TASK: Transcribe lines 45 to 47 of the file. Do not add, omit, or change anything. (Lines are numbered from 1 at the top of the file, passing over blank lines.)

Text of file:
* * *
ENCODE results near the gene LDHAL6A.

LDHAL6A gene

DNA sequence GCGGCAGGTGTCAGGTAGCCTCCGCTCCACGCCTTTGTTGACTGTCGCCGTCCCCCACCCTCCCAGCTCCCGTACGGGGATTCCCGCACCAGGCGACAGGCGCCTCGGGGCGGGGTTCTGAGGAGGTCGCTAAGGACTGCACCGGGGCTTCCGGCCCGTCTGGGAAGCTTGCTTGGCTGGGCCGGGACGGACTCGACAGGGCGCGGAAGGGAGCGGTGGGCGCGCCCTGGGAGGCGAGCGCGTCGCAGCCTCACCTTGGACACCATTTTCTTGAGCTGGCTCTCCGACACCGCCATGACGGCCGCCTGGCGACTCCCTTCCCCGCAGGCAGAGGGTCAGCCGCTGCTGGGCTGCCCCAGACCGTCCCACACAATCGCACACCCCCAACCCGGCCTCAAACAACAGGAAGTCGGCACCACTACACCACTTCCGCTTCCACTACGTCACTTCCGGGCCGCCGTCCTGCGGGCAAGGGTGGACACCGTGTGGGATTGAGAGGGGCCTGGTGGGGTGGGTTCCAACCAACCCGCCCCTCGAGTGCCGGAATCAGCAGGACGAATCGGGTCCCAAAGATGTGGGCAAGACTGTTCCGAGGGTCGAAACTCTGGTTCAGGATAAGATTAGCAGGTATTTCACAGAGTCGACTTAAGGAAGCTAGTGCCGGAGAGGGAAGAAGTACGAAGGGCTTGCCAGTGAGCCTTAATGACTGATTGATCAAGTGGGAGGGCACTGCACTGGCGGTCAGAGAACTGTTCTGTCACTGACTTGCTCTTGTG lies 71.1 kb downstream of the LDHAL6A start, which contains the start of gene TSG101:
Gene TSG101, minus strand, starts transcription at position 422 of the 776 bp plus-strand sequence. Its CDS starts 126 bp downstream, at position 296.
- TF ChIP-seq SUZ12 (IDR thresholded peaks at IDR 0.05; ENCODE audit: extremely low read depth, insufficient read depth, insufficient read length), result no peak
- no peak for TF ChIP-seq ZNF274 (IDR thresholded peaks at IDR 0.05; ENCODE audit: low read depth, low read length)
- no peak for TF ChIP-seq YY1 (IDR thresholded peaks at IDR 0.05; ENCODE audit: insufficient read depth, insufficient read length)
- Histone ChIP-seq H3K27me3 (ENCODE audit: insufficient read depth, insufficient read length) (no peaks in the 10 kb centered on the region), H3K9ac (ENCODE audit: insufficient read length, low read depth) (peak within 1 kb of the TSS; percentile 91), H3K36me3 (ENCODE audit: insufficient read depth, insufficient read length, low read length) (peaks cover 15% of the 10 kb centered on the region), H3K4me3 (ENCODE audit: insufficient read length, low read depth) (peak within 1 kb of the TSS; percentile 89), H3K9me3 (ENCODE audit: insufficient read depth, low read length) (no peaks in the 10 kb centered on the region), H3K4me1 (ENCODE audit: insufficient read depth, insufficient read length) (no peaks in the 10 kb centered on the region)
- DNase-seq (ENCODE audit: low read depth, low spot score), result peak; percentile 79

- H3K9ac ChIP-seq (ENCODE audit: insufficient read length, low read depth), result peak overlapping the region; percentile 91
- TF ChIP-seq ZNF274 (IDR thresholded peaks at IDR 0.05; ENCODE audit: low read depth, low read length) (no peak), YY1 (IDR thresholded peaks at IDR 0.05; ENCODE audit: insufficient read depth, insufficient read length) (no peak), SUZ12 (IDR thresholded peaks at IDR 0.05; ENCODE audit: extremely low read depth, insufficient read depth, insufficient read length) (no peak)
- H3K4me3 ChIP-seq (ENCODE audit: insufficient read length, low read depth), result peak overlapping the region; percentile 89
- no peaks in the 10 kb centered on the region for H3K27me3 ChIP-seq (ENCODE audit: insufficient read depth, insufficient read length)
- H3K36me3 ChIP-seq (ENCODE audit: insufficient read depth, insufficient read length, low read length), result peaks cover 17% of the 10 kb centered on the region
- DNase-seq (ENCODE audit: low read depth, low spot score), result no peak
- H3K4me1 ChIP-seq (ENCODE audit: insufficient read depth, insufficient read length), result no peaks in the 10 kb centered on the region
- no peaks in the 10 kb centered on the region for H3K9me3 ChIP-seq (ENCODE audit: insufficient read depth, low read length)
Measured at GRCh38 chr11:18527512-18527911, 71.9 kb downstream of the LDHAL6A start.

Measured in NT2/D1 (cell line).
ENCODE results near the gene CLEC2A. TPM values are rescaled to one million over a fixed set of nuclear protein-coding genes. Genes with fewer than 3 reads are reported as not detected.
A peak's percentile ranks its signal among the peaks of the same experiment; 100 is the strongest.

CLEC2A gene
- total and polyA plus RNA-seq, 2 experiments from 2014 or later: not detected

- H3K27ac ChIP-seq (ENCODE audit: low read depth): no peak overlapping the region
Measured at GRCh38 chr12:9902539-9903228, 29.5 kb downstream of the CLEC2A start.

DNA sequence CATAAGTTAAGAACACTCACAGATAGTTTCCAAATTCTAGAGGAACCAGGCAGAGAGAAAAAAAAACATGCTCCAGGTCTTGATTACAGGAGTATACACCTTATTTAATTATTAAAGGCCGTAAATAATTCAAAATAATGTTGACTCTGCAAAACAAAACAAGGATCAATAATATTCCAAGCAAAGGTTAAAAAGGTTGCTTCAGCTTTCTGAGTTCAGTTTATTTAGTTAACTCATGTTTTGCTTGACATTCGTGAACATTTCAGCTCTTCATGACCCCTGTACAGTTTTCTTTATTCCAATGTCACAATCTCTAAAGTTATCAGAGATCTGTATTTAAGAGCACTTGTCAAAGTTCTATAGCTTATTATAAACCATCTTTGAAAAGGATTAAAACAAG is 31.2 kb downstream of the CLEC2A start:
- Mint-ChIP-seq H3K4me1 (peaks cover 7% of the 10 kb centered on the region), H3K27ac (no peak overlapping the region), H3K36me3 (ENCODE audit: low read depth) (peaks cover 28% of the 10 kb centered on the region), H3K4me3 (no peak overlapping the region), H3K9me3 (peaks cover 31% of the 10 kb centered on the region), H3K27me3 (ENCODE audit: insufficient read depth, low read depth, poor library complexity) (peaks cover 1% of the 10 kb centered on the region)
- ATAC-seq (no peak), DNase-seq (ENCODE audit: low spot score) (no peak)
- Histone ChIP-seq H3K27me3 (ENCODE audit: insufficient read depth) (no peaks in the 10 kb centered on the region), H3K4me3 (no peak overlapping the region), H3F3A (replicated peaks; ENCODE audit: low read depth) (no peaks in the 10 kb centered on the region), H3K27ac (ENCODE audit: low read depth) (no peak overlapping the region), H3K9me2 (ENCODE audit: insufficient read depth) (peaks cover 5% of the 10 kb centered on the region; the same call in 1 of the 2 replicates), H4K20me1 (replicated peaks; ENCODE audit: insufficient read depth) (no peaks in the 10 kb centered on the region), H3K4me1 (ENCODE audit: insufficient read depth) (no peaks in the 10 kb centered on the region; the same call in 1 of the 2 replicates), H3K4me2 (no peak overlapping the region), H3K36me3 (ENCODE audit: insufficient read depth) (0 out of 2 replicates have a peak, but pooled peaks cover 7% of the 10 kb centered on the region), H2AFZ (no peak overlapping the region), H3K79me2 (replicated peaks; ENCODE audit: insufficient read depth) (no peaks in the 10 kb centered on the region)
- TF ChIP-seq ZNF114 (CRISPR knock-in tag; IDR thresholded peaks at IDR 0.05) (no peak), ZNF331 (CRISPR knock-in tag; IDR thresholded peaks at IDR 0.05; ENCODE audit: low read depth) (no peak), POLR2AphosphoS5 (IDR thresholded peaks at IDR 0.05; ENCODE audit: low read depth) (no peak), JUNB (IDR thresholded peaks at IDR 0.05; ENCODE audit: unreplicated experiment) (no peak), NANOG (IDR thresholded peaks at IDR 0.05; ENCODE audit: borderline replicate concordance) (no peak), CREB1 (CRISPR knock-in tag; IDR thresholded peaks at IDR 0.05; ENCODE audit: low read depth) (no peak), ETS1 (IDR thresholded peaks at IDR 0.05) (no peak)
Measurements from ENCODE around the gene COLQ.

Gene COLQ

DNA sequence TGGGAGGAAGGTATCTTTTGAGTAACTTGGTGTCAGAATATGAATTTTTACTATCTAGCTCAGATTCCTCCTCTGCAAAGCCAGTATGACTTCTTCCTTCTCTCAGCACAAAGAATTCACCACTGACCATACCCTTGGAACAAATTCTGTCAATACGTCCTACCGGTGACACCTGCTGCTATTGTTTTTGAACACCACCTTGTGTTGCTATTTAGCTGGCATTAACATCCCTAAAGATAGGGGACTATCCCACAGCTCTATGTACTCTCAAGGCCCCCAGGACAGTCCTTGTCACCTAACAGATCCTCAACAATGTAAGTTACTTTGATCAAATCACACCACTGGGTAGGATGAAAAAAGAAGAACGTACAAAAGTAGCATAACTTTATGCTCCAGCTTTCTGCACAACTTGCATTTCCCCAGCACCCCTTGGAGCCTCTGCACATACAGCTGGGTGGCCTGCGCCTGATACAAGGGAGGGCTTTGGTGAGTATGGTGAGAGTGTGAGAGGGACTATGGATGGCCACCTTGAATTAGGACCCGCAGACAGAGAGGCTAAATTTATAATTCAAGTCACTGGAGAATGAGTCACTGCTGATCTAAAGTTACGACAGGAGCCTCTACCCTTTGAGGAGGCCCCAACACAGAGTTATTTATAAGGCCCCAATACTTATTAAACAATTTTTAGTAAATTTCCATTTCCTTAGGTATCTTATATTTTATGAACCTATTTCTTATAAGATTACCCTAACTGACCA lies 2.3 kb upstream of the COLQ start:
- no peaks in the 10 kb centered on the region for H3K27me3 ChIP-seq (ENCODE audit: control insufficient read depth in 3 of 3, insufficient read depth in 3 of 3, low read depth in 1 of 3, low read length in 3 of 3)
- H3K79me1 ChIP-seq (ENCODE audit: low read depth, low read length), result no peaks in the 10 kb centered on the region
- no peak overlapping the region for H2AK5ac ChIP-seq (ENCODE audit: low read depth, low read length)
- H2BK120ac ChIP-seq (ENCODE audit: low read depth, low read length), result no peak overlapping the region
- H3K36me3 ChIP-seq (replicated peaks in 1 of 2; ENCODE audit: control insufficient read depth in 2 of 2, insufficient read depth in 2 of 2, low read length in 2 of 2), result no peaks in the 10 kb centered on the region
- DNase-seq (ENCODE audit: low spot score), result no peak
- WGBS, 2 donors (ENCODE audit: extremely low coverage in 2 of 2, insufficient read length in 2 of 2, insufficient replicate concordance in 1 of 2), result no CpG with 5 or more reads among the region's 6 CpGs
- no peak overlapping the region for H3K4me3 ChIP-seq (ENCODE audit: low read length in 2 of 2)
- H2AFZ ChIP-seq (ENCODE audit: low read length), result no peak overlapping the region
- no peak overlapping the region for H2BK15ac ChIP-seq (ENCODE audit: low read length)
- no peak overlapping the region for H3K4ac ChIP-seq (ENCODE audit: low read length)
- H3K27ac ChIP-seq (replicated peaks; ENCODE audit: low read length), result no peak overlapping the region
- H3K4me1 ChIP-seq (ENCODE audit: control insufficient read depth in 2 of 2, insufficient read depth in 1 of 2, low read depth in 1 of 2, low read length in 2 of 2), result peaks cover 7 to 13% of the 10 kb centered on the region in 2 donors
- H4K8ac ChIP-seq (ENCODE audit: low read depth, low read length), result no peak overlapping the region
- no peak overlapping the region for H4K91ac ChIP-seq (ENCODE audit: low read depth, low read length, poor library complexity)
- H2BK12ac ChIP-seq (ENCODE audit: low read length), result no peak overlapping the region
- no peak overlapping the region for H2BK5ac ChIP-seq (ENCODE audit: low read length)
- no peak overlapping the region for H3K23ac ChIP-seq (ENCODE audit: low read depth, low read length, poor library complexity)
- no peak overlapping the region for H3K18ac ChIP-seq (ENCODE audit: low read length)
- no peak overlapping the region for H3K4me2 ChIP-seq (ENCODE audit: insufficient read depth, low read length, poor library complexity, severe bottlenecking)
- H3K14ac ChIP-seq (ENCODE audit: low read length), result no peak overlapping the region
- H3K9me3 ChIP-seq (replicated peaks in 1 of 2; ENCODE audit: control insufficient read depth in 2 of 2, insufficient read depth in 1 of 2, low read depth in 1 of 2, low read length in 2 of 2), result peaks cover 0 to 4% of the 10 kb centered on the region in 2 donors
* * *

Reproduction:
- H3K27ac ChIP-seq (replicated peaks; ENCODE audit: low read length), result no peak overlapping the region
- H3K4me1 ChIP-seq (ENCODE audit: control insufficient read depth in 2 of 2, insufficient read depth in 1 of 2, low read depth in 1 of 2, low read length in 2 of 2), result peaks cover 7 to 13% of the 10 kb centered on the region in 2 donors
- H4K8ac ChIP-seq (ENCODE audit: low read depth, low read length), result no peak overlapping the region